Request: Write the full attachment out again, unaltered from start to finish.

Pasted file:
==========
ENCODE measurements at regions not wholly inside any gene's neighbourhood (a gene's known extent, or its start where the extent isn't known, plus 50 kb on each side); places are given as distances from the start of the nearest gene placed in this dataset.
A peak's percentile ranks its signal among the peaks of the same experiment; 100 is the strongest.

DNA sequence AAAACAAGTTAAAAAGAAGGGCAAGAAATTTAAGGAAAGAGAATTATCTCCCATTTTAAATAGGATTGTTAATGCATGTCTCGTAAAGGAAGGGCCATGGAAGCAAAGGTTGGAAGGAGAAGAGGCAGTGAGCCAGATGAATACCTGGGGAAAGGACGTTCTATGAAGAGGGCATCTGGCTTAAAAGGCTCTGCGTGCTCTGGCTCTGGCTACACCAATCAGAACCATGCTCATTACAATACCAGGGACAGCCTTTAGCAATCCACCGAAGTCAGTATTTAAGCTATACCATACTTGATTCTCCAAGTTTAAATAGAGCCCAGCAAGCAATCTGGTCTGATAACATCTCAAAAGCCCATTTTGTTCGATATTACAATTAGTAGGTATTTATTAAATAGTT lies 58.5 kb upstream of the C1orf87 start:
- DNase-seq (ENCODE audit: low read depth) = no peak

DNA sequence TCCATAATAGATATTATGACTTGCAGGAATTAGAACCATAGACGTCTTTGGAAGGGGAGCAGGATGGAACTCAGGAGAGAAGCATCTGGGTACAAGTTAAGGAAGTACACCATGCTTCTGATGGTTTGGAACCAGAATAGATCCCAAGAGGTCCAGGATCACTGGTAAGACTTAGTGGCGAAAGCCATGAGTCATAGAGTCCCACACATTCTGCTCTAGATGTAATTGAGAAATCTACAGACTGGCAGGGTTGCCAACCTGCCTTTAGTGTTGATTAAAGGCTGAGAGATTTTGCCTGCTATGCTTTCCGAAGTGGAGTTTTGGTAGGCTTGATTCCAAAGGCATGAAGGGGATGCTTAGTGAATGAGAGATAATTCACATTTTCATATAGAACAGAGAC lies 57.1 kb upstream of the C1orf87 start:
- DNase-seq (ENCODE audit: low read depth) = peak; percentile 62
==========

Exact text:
ENCODE measurements at regions not wholly inside any gene's neighbourhood (a gene's known extent, or its start where the extent isn't known, plus 50 kb on each side); places are given as distances from the start of the nearest gene placed in this dataset.
A peak's percentile ranks its signal among the peaks of the same experiment; 100 is the strongest.

DNA sequence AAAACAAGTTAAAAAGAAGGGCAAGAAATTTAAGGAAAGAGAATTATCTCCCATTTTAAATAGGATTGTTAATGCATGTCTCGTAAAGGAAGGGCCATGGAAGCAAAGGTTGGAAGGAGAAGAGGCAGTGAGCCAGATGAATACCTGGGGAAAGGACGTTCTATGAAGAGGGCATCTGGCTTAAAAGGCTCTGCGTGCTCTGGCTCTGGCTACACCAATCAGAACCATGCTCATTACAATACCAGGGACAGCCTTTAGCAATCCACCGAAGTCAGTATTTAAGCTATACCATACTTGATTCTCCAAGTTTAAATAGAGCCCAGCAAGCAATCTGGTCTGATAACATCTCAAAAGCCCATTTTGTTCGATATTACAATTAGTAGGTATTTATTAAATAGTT lies 58.5 kb upstream of the C1orf87 start:
- DNase-seq (ENCODE audit: low read depth) = no peak

DNA sequence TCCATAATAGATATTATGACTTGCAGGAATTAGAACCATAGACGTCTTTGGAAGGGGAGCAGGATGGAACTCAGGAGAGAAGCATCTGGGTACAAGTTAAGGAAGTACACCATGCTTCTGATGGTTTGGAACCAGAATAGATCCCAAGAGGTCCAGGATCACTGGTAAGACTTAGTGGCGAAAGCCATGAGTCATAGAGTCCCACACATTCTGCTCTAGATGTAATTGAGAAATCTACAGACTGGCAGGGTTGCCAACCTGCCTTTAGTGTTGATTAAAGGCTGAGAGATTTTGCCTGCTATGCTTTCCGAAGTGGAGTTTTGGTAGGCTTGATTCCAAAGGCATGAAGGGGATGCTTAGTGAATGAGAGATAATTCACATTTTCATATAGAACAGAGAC lies 57.1 kb upstream of the C1orf87 start:
- DNase-seq (ENCODE audit: low read depth) = peak; percentile 62